One of the things I intended to do and am doing (and actually started four or five months ago) is taking my guitar playing a little more seriously and, with that in mind, getting a guitar lesson once a week. I’ve played guitar pretty much for the past 54 years, though not at all well for many years, but consistently. I can bullshit as well as the best and could play several things in certain styles which might have people thinking ‘he’s not bad’, but the point is I knew I was not at all good and that what people heard was pretty much something of a con. To put it into greater context, I don’t actually want to sit around strumming ‘Michael Rode The Boat Ashore’ or anything like that. My ambitions are firmly in the jazz camp and although it is very unlikely I will ever get even a tenth as good as all those jazz guitarists I like, I can, at least, get to play better than have been.

So once a week, it is off to Paul Berrington in Padstow for a storm of scales, modes, musical theory and I don’t know what else, all of which I seem to understand while I am there and most of which is gobbledegook to me once I get home and start practising. Well, almost. Bit by slow bloody bit I am getting my head around it. My main problem, in practising guitar as in so much else, is applying myself. I say I have ‘played guitar for pretty much 54 years’ but actually when I pick up - well, make that picked up - a guitar, I would do a bit of this for 30 seconds or so, then a bit of that, then 30 seconds on a bit of t’other and this pretty much waste my time and make absolutely no progress. So for my the major objective is to learn to stick with it. (As in learning stickability, the admonitions of middle-class British mums since the middle class was invented? Ed).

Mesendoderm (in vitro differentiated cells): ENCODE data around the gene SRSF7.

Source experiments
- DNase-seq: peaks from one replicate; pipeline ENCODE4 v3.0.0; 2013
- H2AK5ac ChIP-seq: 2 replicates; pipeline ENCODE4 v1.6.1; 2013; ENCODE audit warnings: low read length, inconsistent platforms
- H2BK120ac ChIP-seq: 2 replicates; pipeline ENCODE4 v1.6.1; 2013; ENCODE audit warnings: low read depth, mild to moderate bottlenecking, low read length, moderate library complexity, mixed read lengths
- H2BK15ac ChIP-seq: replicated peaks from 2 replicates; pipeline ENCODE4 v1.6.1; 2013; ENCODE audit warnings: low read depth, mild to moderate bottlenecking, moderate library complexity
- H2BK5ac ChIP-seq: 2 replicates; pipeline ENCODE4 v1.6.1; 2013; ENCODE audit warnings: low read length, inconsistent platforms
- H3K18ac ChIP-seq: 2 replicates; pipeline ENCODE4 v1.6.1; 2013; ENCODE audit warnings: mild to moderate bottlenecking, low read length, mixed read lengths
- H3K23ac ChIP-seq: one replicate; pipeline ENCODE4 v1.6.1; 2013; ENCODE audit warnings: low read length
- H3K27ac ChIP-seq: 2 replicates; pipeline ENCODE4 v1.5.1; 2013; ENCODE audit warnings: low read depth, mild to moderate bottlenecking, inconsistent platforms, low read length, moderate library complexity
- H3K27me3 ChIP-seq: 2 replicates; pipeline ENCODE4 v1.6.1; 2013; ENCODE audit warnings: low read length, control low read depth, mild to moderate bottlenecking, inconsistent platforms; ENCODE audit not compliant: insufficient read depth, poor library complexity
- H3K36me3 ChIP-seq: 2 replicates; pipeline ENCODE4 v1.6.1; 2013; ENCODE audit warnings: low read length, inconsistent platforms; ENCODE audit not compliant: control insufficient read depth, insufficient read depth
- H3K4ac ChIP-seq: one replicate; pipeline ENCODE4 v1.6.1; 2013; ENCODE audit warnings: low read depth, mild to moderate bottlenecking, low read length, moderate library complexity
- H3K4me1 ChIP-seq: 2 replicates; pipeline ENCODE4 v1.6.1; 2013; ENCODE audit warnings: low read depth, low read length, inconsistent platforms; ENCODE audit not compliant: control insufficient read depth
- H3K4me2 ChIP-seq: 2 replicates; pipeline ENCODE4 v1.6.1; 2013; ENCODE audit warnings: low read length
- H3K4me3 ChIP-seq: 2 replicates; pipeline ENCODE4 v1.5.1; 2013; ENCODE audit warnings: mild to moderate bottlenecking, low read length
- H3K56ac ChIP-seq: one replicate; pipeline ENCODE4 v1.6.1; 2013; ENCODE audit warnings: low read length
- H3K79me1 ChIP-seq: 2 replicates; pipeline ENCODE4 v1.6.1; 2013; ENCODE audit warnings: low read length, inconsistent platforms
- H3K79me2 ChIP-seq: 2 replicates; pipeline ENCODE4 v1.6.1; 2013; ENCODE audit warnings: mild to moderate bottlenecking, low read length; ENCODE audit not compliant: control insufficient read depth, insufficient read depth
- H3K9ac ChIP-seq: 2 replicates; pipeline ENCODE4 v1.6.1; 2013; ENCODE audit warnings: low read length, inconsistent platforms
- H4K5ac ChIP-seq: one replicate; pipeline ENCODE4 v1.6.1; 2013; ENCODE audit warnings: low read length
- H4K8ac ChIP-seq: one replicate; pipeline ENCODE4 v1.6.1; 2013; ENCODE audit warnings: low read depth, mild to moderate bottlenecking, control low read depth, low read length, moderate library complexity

NB Later (as in a few hours after the above was written while I was still in bed):

Sitting outside just now in a lovely spring sunshine drinking a morning mug of coffee, I realised, or rather remembered, what it is that ‘guilt’ is. I cannot speak for others, but I have long been aware that indulging in an ‘activity’, whatever it is, can superficially give the impression of, for want of a better word, ‘action’ or ‘achieving something’.